Poof. One act of hubris, a snide journalistic decision - and you're gone.
How do you navigate the incredibly fragmented world of TV/video programming?
I don't see how I can fill in for Wayne Friedman on today's "TV Watch" and not acknowledge Sunday's massacre at the Pulse nightclub in Orlando. I call it a massacre, because that is what it was. To call it something else -- "attacks," or even "terrorist attacks" -- reduces it to a media meme of mass shootings all lumped together on a spectrum that ranges from the lunatic fringe to existential threats. Already media coverage is conflating Pulse with everything from Sandy Hook (a lone lunatic) to 9/11 and the ISIS-directed or -inspired Paris and San Bernardino massacres.
For the most part, TV is becoming all Trump, all the time -- to the consternation of conservatives and liberals alike. There is cognitive dissonance -- and there is lazy reporting. And then there is Debra Messing's Detective Laura Diamond.
New OTT platforms might look to meet the challenge of giving digital marketers the TV-like media they want: that is, premium video.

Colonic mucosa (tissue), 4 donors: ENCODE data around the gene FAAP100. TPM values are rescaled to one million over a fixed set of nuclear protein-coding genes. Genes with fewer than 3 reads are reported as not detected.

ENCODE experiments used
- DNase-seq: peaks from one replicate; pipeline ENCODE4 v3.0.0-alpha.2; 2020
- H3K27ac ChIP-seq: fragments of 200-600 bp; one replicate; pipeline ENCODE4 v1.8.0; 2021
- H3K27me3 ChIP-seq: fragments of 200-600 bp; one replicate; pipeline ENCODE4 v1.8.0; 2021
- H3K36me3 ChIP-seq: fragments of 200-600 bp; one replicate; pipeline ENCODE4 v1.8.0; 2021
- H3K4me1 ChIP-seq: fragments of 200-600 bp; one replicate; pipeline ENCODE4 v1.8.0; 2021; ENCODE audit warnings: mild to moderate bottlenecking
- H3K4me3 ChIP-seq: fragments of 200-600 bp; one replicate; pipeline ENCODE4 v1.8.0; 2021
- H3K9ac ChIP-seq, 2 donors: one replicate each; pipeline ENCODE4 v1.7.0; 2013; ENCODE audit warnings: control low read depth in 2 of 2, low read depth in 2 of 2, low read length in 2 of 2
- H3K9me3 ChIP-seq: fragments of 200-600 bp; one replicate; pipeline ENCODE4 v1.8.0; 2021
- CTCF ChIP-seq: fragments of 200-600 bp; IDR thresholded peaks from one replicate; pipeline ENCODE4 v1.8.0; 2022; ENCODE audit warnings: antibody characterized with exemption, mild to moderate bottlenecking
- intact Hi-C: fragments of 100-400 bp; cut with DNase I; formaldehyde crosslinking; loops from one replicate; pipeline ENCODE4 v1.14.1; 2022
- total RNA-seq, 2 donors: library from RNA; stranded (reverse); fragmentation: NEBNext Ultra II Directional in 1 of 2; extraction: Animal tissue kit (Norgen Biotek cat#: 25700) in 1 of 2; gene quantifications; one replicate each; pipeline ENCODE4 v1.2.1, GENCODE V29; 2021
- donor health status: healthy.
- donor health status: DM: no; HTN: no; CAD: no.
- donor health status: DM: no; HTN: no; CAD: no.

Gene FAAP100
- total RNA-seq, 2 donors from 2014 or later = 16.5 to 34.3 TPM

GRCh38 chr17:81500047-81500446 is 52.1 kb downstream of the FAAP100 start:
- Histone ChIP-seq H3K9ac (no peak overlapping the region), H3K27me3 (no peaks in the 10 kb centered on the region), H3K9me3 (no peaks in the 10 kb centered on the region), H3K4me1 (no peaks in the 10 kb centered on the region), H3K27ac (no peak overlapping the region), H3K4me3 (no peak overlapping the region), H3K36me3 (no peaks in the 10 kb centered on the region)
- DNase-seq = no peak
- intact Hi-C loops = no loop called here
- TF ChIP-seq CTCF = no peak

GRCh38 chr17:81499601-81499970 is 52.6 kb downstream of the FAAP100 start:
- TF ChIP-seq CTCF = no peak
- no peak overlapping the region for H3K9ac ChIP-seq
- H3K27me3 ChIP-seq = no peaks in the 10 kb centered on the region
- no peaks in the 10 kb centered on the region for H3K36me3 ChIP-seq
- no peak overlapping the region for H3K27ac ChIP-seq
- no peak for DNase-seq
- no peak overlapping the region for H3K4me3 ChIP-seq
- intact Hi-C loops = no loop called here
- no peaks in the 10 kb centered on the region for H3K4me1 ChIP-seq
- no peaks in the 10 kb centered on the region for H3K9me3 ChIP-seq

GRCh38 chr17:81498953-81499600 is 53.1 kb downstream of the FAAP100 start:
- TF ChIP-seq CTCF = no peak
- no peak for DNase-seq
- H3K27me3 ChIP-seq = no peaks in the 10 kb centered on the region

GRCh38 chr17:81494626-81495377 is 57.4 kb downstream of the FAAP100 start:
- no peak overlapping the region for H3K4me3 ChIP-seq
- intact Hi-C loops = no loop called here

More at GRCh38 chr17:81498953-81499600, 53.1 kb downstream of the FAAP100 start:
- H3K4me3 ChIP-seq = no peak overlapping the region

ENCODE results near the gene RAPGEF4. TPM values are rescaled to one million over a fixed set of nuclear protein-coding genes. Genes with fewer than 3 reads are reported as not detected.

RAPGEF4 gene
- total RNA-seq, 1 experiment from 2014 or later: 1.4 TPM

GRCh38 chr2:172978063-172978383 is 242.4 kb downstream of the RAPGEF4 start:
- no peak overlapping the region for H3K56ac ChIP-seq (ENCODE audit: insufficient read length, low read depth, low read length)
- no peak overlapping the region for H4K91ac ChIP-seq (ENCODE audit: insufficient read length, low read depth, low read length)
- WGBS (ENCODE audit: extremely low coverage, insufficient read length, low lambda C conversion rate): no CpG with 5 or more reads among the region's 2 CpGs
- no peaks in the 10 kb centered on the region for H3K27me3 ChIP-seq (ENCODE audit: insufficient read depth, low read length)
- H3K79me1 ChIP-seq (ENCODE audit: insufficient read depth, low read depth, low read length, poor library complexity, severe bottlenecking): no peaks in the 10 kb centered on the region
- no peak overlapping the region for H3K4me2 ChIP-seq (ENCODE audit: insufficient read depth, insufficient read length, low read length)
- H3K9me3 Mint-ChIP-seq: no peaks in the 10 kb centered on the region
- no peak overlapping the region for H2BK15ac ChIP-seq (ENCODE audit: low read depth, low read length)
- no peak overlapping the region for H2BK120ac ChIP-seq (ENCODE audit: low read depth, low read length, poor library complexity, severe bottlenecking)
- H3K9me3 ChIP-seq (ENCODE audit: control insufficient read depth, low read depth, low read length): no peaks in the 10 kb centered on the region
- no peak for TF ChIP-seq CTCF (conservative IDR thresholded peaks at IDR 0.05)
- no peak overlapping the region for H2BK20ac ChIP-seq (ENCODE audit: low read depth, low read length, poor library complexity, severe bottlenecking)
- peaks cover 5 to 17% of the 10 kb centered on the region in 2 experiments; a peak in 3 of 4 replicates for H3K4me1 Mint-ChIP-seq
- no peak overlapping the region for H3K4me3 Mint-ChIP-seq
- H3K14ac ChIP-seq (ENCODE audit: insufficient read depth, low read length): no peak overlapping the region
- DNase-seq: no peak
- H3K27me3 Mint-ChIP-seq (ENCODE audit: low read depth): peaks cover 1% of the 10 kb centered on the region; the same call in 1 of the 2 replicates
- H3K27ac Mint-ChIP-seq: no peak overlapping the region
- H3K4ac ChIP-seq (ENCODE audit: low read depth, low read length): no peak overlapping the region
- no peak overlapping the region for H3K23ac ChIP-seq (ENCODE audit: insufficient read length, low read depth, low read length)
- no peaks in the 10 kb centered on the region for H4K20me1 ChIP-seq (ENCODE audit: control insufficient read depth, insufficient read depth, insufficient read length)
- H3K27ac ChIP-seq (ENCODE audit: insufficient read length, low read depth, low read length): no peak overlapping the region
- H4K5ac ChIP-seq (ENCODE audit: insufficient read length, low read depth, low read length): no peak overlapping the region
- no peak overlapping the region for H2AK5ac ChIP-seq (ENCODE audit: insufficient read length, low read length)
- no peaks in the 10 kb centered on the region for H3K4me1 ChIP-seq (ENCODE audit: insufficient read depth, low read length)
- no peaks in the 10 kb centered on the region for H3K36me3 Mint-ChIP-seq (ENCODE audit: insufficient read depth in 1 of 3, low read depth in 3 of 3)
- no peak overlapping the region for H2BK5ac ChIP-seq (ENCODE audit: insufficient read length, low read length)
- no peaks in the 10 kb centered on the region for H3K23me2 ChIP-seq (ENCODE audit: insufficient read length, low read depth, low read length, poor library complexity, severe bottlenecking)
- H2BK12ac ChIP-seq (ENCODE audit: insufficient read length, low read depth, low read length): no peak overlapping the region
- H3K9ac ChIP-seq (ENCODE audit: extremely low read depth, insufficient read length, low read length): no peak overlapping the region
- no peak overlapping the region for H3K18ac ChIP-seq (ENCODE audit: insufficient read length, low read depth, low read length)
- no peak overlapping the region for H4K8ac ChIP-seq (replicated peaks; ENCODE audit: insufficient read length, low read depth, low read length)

The whole issue of agency kickbacks from media companies now comes right in the middle of the TV upfront market negotiations. The Association of National Advertisers (ANA) report said there was overall a need for full "disclosure" of the media-buying process. And yes, TV's upfront is one of the biggest media buying events.
What will TV networks and TV stations do when Donald Trump comes calling to buy TV time? Take the money, of course. But not all media might be thinking along the same lines. Recently, BuzzFeed killed a $1.3 million advertising agreement with the Republican National Committee over objections to Donald Trump's rhetoric. What specific piece of rhetoric was that? It's Donald Trump; just pick one.
Netflix would love to get more traditional pay TV carriage through adding an app on set-top boxes. That, in turn, would seem to help pay TV companies keep their model intact. But is it too little, too late?
If premium media is moving to digital platforms, marketers better quickly figure how to get consumers to pay for it -- especially when it comes to specific content.
TV studio production chiefs have always had a difficult job -- but their programs will seemingly be needed more than ever as advertisers look to more "premium" content in a digital world.The nuts and bolts of their efforts are focused on what they can do for the bigger TV networks -- broadcast and cable. But increasingly the future is moving toward Netflix, Amazon, Hulu and other growing OTT services. And in this light, Steve Mosko, chairman of Sony Pictures Television, and Bela Bajaria, president of Universal Television, recently departed their respective companies.